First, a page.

Acknowledging brutus

Only use lower case letters when mentioning brutus, and always include the release number, e.g.:

brutus 0.3.1

brutus will be described in detail in

Vogt et al., in prep.

If you find brutus useful for your research, please cite this reference accordingly.

brutus uses several packages that should also be acknowledged in their own right. The following Tex-formatted acknowledgment is one way to do so:

This research has made use of \textsc{brutus}, a Python module to process data cubes
from integral field spectrographs hosted at \url{}.
\textsc{brutus} relies on \textsc{statsmodel} (Seabold & Perktold 2010),
\textsc{ppxf} (Cappellari & Emsellem 2004), \textsc{fit_kinematic_pa} as described in
Appendix C of Krajnovic et al. (2006), \textsc{matplotlib} (Hunter 2007),
\textsc{astropy}, a community-developed core Python package for Astronomy
(Astropy Collaboration et al., 2013), \textsc{photutils}, an affiliated package of
\textsc{astropy} for photometry, \textsc{aplpy}, an open-source plotting package for
Python hosted at \url{}, \textsc{montage}, funded by the
National Science Foundation under Grant Number ACI-1440620 and previously funded by
the National Aeronautics and Space Administration’s Earth Science Technology Office,
Computation Technologies Project, under Cooperative Agreement Number NCC5-626 between
NASA and the California Institute of Technology, and \textsc{mpfit}, a Python script
that uses the Levenberg-Marquardt technique (Moré 1978) to solve least-squares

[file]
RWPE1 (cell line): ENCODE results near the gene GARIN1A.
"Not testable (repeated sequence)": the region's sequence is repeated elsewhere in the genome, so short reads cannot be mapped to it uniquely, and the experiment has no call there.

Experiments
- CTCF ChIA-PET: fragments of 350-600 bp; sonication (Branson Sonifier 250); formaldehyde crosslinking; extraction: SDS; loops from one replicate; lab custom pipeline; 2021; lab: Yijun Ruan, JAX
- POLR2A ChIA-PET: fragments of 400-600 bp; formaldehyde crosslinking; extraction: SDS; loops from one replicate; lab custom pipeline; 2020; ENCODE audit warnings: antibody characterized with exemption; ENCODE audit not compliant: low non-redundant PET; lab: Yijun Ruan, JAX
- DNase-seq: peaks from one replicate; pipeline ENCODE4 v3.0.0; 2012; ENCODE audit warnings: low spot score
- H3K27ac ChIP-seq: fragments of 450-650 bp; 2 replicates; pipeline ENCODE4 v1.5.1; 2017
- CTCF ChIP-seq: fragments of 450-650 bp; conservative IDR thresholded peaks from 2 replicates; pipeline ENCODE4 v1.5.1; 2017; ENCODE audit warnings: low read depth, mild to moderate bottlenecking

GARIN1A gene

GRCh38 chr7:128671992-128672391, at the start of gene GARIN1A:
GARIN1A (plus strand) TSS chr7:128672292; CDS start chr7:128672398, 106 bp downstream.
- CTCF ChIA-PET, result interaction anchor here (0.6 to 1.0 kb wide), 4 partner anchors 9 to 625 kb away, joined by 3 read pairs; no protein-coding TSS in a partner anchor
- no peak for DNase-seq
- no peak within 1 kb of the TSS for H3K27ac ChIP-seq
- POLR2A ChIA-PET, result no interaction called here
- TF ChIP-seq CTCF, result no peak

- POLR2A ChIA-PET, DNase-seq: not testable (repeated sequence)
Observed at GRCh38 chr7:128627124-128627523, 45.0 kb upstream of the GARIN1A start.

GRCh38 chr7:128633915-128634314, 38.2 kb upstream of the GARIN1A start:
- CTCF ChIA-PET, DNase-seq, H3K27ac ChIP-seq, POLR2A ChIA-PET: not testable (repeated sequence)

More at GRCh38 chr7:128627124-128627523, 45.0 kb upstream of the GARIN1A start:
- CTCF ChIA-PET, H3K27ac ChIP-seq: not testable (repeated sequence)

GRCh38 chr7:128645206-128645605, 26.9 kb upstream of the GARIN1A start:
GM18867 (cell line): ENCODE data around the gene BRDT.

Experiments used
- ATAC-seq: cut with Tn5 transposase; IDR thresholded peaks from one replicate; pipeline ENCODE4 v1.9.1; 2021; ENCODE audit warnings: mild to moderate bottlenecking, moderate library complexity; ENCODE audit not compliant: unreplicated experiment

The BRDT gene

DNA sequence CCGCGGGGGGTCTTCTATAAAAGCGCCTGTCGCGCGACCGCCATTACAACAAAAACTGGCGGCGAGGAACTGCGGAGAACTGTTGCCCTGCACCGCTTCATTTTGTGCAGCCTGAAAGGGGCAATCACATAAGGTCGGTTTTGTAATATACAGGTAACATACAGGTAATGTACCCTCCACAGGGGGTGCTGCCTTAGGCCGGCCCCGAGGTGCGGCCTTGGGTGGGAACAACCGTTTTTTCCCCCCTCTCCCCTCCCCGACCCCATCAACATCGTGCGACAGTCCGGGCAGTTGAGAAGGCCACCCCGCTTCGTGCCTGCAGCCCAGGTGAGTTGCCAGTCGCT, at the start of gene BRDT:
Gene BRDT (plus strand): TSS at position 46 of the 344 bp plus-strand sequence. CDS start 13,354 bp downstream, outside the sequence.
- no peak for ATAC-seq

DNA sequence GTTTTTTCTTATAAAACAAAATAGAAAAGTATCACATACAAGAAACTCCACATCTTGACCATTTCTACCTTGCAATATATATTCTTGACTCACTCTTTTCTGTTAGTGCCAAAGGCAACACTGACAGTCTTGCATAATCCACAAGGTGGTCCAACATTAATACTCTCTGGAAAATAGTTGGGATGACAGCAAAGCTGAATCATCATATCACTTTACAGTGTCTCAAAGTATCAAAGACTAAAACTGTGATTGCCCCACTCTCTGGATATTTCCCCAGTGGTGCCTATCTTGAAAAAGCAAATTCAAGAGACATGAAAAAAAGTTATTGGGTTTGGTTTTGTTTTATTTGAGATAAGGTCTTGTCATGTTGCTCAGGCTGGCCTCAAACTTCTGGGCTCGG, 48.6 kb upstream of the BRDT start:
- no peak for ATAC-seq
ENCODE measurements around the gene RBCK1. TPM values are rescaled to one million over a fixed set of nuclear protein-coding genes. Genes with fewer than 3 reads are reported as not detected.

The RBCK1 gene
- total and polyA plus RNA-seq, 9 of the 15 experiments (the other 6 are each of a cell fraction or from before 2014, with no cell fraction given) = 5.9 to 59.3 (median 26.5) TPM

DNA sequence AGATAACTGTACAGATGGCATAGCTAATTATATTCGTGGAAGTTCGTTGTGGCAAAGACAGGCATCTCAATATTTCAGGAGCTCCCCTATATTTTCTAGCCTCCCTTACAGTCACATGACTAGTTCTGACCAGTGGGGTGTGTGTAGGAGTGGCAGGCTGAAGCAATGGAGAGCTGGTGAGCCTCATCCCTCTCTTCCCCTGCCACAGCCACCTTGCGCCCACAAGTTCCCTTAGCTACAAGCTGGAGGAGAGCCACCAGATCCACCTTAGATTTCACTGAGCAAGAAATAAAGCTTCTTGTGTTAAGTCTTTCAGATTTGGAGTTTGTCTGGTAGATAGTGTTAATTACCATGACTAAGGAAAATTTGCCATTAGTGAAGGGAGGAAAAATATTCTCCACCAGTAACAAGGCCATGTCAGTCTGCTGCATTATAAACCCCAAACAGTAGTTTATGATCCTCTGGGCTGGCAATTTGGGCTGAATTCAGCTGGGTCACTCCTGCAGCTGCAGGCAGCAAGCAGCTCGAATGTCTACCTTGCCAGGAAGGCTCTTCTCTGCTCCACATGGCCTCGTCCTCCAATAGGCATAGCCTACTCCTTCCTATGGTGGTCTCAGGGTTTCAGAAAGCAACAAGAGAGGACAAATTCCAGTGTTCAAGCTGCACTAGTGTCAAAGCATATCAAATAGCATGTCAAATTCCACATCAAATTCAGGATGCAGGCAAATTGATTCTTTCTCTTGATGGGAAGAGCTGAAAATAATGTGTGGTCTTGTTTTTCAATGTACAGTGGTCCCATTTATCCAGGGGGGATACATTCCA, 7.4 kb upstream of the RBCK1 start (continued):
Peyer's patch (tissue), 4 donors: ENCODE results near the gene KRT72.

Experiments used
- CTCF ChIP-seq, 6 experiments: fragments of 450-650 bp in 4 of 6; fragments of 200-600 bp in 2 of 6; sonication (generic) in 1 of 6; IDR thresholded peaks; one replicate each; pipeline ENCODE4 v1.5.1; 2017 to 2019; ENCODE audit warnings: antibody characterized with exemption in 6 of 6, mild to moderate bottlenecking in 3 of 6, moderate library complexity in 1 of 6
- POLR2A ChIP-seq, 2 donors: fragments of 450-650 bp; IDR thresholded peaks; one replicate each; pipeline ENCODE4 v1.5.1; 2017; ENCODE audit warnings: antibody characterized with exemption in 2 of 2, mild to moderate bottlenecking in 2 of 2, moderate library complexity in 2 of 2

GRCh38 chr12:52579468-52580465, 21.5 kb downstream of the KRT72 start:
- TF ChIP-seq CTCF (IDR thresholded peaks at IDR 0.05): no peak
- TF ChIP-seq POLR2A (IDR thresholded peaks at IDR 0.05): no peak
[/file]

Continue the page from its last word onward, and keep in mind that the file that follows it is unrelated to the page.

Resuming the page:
problems, based on an original Fortran code part of the \textsc{minpack}-1 package.

Finally, you also ought to cite the following works, depending on your use of brutus:

  1. Cleveland(1979);

    the reference for the Locally Weighted Scatterplot Smoothing (LOWESS) algorithm used by brutus (via statsmodels) to fit the continuum.

  2. The default SSP models shipped with brutus are:

    Stellar population synthesis model predictions using the MILES stellar libraries
    (Sánchez-Blázquez et al. 2006, Falcón-Barroso et al. 2011) at FWHM=2.5 Å, based on
    the code presented in Vazdekis et al. (2010), using a Kroupa revised IMF with
    slope 1.3 (Kroupa 2001), Padova +00  (Girardi et al. 2000) isochrones, metallicities
    ranging from -2.32 to +0.22, and ages of 0.0631 to 17.7828 Gyr.
  3. The reddening laws:

    Either the Cardelli, Clayton & Mathis (1989) law, the Calzetti et al. (2000) law or the theoretical model of a turbulent dust screen of Fischera & Dopita (2005) [default] for the extragalactic attenuation corrections, and the Fitzpatrick (1999) law [default] for the galactic extinction.

    If you use the extinction values \(A_V\) and \(A_B\) from the NASA Extragalactic Database (NED) to correct for the Galactic extinction [default], then to be thorough, you should mention that:

    The Galactic extinction is derived using NED from the Schlafly & Finkbeiner
    (2011) recalibration of the Schlegel, Finkbeiner & Davis (1998) infrared-based
    dust map. The map is based on dust emission from COBE/DIRBE and IRAS/ISSA;
    the recalibration assumes a Fitzpatrick (1999) reddening law with Rv = 3.1 and
    different source spectrum than Schlegel, Finkbeiner & Davis (1998).

    and you also ought to acknowledge NED itself:

    This research has made use of the NASA/IPAC Extragalactic Database (NED)
    which is operated by the Jet Propulsion Laboratory, California Institute of
    Technology, under contract with the National Aeronautics and Space Administration.